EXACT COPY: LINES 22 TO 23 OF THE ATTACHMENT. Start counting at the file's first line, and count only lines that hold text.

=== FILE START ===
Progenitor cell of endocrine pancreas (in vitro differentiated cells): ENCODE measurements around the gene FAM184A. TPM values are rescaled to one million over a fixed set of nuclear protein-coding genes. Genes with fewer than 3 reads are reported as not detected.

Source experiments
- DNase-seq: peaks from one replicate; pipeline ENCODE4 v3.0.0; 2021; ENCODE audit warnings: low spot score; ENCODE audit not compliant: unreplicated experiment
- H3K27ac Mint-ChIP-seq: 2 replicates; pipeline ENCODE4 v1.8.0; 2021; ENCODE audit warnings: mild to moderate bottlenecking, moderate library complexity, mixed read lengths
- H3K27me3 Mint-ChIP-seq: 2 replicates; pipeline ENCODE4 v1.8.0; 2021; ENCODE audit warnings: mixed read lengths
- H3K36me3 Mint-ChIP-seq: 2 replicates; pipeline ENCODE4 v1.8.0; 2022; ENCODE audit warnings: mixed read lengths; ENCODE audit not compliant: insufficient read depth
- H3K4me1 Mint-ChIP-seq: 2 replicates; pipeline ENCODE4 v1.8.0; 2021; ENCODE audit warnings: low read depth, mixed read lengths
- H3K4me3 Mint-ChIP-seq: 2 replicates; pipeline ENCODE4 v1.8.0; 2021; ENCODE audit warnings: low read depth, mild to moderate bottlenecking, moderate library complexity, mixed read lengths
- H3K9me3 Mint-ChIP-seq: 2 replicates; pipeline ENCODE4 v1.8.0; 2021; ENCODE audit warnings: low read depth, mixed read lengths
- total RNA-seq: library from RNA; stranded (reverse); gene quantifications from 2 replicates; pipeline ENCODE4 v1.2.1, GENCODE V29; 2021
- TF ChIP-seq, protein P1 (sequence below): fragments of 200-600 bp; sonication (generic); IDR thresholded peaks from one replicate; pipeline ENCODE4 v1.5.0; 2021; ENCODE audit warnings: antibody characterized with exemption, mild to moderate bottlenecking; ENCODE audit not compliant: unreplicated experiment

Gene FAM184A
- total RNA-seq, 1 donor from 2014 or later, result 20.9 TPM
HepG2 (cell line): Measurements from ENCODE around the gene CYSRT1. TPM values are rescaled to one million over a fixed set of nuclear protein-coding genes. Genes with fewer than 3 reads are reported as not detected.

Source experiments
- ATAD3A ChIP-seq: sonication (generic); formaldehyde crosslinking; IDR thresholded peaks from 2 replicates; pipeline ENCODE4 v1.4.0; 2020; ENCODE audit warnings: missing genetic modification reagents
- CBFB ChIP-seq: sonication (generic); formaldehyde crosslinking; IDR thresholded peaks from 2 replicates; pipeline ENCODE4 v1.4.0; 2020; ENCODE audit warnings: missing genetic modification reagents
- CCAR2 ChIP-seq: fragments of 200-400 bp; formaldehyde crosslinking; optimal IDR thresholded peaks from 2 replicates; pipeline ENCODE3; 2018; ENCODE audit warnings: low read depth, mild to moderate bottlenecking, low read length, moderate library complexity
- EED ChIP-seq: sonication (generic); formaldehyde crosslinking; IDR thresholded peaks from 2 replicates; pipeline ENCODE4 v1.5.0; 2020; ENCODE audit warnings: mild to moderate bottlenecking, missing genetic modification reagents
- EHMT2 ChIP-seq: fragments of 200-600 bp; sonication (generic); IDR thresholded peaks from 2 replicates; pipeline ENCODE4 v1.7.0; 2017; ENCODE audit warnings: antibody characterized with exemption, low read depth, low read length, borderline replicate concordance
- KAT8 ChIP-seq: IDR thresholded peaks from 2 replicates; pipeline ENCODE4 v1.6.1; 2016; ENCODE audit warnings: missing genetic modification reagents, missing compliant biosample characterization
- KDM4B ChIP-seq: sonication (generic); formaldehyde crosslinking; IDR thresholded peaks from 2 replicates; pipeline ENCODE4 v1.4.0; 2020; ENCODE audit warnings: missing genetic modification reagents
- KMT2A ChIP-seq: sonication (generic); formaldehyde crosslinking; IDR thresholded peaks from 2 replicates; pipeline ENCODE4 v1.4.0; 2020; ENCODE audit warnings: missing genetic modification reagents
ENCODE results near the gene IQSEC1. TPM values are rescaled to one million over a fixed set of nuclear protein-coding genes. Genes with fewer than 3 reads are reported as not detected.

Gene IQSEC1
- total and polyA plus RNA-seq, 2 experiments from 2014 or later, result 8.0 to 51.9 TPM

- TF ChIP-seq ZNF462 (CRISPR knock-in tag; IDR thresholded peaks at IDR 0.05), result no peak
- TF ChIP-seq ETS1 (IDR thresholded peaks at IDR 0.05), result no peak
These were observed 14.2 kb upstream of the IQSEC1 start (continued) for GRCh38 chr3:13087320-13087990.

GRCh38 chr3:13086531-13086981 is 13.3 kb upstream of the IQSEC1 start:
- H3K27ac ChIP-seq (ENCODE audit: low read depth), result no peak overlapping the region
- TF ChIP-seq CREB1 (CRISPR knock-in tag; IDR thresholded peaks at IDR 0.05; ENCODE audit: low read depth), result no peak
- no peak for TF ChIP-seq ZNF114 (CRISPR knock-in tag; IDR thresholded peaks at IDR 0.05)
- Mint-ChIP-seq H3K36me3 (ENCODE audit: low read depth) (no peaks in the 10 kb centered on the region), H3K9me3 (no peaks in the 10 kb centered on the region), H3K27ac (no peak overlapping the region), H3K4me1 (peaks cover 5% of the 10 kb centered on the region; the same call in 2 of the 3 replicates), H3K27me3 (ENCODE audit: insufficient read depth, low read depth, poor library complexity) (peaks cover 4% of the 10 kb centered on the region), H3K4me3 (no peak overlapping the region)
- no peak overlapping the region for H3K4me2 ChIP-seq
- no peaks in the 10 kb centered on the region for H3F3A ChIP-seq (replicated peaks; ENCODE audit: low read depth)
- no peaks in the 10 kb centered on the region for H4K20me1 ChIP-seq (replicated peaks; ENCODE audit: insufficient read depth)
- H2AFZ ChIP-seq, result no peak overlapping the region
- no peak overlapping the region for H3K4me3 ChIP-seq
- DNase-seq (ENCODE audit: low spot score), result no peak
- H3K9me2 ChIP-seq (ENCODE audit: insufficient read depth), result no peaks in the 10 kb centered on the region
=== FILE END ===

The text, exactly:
- KDM4B ChIP-seq: sonication (generic); formaldehyde crosslinking; IDR thresholded peaks from 2 replicates; pipeline ENCODE4 v1.4.0; 2020; ENCODE audit warnings: missing genetic modification reagents
- KMT2A ChIP-seq: sonication (generic); formaldehyde crosslinking; IDR thresholded peaks from 2 replicates; pipeline ENCODE4 v1.4.0; 2020; ENCODE audit warnings: missing genetic modification reagents